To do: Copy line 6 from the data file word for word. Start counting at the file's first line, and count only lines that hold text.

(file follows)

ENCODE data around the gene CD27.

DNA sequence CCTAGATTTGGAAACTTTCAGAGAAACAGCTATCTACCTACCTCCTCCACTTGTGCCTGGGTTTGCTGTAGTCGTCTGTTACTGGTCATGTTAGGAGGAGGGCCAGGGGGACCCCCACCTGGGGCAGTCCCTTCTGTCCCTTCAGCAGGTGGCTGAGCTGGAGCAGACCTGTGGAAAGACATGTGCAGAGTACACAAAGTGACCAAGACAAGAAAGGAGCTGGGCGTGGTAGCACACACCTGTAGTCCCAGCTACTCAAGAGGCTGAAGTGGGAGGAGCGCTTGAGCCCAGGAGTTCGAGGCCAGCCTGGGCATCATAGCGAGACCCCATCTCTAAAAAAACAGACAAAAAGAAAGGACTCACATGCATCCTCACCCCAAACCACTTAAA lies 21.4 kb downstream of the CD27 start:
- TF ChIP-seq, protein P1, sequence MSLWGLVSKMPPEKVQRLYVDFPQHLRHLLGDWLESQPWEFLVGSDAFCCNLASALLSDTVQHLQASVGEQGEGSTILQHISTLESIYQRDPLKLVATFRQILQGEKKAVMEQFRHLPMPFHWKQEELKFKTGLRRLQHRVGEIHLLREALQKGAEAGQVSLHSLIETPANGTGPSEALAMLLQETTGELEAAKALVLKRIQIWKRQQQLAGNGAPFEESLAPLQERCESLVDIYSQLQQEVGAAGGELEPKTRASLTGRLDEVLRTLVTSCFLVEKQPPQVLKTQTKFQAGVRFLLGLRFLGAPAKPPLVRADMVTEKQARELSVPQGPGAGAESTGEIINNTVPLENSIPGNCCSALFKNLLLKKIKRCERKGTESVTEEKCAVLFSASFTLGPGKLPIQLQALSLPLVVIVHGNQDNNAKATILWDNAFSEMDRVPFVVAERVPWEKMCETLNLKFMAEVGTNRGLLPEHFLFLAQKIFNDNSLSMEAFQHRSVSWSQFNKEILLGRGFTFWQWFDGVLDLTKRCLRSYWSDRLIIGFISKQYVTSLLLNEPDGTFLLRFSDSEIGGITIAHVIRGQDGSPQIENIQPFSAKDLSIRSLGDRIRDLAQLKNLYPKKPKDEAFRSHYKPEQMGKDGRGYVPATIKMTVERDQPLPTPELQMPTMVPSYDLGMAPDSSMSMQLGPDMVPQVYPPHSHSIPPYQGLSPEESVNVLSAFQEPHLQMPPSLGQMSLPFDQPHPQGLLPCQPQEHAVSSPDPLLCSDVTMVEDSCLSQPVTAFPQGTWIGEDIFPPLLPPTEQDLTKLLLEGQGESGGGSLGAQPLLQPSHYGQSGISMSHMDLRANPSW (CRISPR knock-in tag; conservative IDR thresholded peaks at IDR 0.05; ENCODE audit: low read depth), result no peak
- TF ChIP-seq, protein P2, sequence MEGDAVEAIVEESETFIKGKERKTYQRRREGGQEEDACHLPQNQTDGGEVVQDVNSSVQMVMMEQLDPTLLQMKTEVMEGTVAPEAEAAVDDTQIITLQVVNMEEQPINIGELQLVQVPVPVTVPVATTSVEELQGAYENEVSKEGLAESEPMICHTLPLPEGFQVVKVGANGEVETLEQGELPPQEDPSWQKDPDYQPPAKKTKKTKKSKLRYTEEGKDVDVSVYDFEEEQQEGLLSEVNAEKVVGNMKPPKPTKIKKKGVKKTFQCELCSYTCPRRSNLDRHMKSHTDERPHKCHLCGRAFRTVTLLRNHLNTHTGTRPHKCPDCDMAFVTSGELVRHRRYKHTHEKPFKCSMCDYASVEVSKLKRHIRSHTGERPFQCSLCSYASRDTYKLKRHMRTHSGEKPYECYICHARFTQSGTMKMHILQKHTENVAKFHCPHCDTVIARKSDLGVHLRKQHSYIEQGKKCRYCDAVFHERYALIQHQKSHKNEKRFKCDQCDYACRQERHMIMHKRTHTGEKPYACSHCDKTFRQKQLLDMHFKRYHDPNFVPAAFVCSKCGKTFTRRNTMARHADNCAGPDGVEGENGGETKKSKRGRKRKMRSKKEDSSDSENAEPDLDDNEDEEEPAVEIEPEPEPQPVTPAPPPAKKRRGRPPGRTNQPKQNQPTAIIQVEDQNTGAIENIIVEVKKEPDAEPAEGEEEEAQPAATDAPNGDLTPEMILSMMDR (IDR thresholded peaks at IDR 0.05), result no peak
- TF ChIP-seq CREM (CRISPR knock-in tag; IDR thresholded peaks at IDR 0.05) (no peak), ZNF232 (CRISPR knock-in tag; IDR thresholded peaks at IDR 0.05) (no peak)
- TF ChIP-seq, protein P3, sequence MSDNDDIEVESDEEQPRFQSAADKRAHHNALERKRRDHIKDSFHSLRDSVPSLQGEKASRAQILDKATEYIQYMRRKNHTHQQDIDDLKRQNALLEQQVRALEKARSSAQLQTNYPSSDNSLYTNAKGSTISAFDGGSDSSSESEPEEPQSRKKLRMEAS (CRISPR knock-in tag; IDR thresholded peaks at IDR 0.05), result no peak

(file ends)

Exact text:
- TF ChIP-seq, protein P3, sequence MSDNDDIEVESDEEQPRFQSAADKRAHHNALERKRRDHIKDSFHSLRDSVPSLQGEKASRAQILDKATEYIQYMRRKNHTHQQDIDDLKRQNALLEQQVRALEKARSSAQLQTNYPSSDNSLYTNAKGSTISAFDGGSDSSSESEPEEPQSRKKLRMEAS (CRISPR knock-in tag; IDR thresholded peaks at IDR 0.05), result no peak